WOODLAND, Calif. — When Proposition 64 was passed in 2016, California began its long journey of regulating the industry and preparing for potential tax revenues that were to come from marijuana.
Last year was the first year recreational marijuana was sold legally across the state and the price of marijuana products went up and the tax revenues for the state came in around $82 million less than anticipated.
Dan Grace, the co-founder of Dark Heart Nursery and former president of the California Cannabis Industry Association, said that a large portion of the issues was because of high taxes on the businesses and changes in regulation. The taxes and regulation led to several businesses raising prices for consumers.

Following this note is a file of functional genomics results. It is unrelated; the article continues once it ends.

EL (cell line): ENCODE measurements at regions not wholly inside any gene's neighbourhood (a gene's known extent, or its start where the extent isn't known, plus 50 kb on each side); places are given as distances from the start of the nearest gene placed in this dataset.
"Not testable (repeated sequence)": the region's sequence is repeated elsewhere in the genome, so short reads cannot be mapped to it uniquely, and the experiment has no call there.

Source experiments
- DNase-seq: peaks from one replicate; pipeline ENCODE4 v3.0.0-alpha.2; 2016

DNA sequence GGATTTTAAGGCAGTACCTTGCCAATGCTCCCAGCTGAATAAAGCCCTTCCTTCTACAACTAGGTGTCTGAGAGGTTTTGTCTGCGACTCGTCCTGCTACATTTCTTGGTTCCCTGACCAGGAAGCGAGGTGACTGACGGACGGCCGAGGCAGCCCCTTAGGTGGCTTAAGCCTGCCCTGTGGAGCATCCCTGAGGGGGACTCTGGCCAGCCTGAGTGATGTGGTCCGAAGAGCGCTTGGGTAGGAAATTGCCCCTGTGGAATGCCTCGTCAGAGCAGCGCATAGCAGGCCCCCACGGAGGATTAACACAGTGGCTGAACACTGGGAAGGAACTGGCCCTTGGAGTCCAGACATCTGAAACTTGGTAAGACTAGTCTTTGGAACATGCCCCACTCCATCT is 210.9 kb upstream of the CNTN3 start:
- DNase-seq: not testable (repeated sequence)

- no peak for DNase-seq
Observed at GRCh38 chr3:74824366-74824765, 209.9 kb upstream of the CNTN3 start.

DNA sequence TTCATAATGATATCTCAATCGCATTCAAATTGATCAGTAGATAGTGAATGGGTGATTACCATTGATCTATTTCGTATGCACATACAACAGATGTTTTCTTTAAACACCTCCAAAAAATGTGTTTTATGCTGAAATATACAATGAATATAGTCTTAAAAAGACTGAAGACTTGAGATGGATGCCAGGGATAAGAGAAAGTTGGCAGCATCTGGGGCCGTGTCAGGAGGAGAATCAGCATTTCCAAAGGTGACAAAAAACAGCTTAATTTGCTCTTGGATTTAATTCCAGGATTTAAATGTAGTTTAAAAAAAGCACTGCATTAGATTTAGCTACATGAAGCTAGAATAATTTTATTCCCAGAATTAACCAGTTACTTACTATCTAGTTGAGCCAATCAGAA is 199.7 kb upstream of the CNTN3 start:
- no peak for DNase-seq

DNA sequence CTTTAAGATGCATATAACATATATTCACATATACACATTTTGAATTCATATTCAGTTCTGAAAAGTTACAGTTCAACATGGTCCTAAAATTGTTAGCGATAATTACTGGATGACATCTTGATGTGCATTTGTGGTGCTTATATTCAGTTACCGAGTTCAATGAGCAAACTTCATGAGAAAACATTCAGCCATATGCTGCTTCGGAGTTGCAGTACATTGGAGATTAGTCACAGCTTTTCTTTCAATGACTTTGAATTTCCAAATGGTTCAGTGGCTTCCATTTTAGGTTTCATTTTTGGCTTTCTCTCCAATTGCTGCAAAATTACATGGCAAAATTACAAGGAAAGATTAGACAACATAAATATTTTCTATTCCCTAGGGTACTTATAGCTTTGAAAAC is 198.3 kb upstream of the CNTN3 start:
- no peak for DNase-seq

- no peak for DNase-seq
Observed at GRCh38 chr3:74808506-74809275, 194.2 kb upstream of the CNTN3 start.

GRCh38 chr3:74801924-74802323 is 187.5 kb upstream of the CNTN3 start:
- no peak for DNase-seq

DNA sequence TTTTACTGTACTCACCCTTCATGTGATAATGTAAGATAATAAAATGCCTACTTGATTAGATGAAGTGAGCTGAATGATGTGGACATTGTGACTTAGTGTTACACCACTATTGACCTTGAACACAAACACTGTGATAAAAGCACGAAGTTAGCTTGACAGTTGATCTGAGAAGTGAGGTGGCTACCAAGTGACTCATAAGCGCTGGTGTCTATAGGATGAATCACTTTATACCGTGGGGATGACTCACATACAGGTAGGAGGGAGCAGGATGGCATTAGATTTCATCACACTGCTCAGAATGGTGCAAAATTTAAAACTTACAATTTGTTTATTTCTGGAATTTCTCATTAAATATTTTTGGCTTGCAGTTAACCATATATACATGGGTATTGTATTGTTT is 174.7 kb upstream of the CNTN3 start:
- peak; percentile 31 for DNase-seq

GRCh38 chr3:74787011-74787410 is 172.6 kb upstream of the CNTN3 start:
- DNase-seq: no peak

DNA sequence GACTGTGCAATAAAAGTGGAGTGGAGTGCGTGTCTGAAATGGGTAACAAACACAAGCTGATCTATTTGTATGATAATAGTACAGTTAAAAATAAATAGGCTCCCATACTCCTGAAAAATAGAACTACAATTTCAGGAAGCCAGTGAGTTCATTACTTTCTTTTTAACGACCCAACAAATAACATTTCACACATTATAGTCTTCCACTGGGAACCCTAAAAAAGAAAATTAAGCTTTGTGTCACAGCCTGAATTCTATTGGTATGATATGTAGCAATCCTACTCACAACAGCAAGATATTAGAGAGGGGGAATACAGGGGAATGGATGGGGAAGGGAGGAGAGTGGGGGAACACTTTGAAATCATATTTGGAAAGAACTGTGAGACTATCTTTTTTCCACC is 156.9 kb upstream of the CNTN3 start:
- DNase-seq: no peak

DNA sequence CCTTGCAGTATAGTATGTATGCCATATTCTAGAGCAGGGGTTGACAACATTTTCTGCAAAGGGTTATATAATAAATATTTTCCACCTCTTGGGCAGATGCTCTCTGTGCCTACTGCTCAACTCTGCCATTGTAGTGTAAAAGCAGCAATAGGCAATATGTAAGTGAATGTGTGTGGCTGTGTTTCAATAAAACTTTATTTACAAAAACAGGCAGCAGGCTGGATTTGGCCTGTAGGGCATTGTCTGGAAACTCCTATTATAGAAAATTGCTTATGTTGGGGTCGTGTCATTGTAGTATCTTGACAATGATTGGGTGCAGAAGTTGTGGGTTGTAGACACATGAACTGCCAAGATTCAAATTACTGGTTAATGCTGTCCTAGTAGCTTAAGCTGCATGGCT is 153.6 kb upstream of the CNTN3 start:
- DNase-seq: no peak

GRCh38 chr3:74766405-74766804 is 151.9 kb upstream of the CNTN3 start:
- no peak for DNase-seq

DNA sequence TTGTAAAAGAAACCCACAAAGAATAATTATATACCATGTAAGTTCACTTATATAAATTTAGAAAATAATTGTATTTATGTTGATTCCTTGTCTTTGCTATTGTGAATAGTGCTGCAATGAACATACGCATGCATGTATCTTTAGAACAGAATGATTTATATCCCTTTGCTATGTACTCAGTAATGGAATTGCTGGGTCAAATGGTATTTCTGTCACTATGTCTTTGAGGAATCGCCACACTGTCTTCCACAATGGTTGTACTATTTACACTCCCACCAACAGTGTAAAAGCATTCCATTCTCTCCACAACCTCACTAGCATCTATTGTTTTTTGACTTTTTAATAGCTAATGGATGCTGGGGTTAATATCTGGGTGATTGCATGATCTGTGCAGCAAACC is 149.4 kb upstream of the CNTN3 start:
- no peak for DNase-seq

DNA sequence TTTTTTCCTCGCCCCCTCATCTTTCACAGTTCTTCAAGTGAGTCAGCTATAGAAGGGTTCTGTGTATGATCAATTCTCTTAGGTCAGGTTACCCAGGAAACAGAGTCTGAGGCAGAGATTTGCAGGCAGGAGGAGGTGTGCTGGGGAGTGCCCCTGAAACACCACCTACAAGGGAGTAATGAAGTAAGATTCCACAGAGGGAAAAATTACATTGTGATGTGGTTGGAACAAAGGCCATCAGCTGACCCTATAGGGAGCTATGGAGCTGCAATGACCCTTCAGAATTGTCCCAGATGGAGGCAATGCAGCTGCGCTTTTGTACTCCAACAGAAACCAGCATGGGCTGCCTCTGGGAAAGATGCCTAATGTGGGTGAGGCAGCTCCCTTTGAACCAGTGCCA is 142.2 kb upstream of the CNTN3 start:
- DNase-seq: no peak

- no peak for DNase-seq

"Oh, last year was brutal," Grace said. "As consumers, people probably saw around a 40 to 50 percent increase in the cost of what they usually buy."
Grace said that the higher prices make it easier for illegal or black market marijuana businesses to thrive.
Grace's Oakland-based company is a nursery that is working to open a nursery in Yolo County. He said his company has been working on this project for the past two years and it hopes to be able to start growing in Yolo County after by next year.
Grace's business started as a medical cannabis nursery. He said that when recreational marijuana was legalized, his business had to adhere to new regulation which took some time and money.
Grace said that Dark Heart does not even try to work with counties that have extreme regulations against marijuana businesses. Only 40 percent of counties and 33 percent of cities allow for marijuana businesses to set up shop, according to Marijuana Business Daily.
Going forward, California legislators have introduced legislation, Assembly Bill 286, to potentially lower taxes for regulated businesses. Grace said that hopefully with lower taxes, businesses can lower prices, allowing for more business and leading to more tax revenue for the state to fund government programs.
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